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A Deeper Look at Record Sea Lion Pup Strandings
The California Stranding Network started getting calls at the very beginning of the year. California Sea lion pups (Zalophus californianus) — sometimes three or four in one area in a day — started turning up on the beaches. Staff with the National Marine Fisheries Service worked to gather the pups and by February, many of the seven rehabilitation centers throughout California were mostly full of the noisy and undernourished pups.
“We had days that were super busy,” said Justin Viezbicke, coordinator of the California Stranding Network.
While the last few years have all seen a significant spike in hungry sea lion pups that end up stranded on shore, this year could have the highest number yet taken in by facilities at nearly 3,000 pups so far this year.
And Viezbicke said that this number doesn’t reflect the full amount of stranded pups as others may have died on the beach before wildlife officials could help them.
Sharon Melin, a wildlife biologist with the National Marine Mammal Laboratory of the National Oceanic and Atmospheric Administration, said that many of the pups probably came from San Miguel Island, which hosts one of the largest populations of California sea lions. Melin and other biologists have been tracking marine mammals on the island — uninhabited today except for a research center — since the early 1970s and have a long-term series of data “that tells us when things are not going as they should.”
California sea lions, along with all other marine mammals in the U.S., were listed as protected under the Marine Mammal Protection Act of 1972. Sea lion populations declined drastically in the early 19th century because of over-exploitation over the previous centuries, but have rebounded since then. In fact, while there were an estimated 30,000-50,000 sea lions around the time the MMPA was instituted, today, the population off the coast of the United States alone numbers around 300,000 animals without counting others off Mexico’s Baja California.
But Melin said that current strandings could reflect the changes in ocean currents and ocean productivity due to climate change. “If there are any kind of environmental changes that go on in the year, it can impact the pup,” Melin said, adding that cyclic weather patterns such as el Niño and La Niña can affect rises and falls in populations.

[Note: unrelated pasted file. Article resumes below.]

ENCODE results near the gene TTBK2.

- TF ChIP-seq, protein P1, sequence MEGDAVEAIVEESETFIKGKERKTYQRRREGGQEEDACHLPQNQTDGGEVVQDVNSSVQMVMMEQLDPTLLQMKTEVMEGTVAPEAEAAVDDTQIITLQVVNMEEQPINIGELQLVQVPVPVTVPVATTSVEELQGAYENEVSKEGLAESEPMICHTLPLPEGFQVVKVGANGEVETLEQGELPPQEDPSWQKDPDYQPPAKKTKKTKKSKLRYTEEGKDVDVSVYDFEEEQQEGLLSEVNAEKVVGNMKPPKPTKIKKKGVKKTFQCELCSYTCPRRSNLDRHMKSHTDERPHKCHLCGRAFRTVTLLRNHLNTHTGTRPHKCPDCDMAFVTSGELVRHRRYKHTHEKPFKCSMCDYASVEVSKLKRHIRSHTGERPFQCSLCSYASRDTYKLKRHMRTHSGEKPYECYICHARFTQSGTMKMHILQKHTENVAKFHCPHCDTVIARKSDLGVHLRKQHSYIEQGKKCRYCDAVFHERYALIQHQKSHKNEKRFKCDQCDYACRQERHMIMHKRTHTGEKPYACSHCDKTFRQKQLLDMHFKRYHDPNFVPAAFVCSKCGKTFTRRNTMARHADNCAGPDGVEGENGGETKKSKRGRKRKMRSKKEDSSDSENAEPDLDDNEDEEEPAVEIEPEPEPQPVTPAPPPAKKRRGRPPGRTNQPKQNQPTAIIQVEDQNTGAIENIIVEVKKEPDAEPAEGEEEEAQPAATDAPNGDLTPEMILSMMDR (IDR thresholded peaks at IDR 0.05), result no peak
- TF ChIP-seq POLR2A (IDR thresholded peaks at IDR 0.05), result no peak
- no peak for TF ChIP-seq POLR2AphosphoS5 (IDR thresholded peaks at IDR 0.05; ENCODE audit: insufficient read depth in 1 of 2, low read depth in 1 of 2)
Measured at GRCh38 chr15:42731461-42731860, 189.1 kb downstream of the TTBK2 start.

“It’s been a series of really dramatic conditions that have resulted in very low survival of pups.”
Pups are dependent on their mothers’ milk for around 11 months a year, fasting when the mothers are out foraging in the ocean.
But these days, sea lion prey including pacific sardine (Sardinops sagax), northern anchovies (Engraulis mordax), juvenile rockfish (Scorpaenidae spp.), market squid (Doryteuthis opalescens) and pacific hake (Merluccius productus) are become increasingly scarce during key weaning periods.
“That whole prey community is changing,” Melin said. “The things they normally count on to be there when they need them to be there are simply not there.”
This lack of food doesn’t affect adult males or juveniles as much since they are not anchored to waiting pups in the San Miguel colony, but “the females that have pups are sort of stuck.” When the mothers are gone for long enough, the pups may take to the ocean themselves before they are really ready to strike out on their own, which can end up in them turning up stranded on other parts of the coast.
A Downward Trend or Ordinary Population Flux?
Melin said that it’s normal to see some strandings, particularly from mid-April to mid-May, when the peak weaning time occurs. But Viezbicke said that the strandings started in the beginning of this year and peaked around March. “Many of our facilities have been full and had limited entry,” he said.
This could be a problem that is reflected down the road, according to Melin. “It’s a very big event. We think that as many as 70 percent of the pups that were born in 2014 won’t survive.”
The pups put stress on rehabilitation centers, which Melin said, “are not designed for these kinds of numbers.”
The average time it takes to nurse the hungry pups back to being healthy enough to make out in the ocean on their own is between four and eight weeks, though this often depends on the condition of the individuals in question. Rehab coordinators also had to learn from mistakes made in previous years — they are actually taking less animals into facilities so as to be able to better care for the ones they do pick up. “If you put too many animals in there it’s actually not good for all of them,” Viezbicke said.
Still, he is careful of declaring the last few years indicative of an overall downward trend, noting that populations of sea lions have risen and dropped according to natural fluctuations in the past, and overall the San Miguel colony is “very robust.”
“At this point there’s not any major concern on a population level,” he said, adding that it’s something biologists would expect to see. “It’s part of the natural process of how our ecosystem works.”
There could be trouble if the trend continues though, according to both Viezbicke and Melin. Sea lions live for 20-30 years, though, and it could be a decade before we see the effects of a string of bad years for pups.
“That pattern of [ocean] productivity hasn’t really been normal for several years now,” Melin said.
Sea Lion Strandings – The View from the Rookery (AUDIO)
In this podcast, NOAA Fisheries wildlife biologist Sharon Melin describes conditions at the sea lion rookeries on the Channel Islands, where pups are going hungry because unusually warm water along the Pacific coast has made it more difficult for their mothers to find food. Audio credit: NOAA Fisheries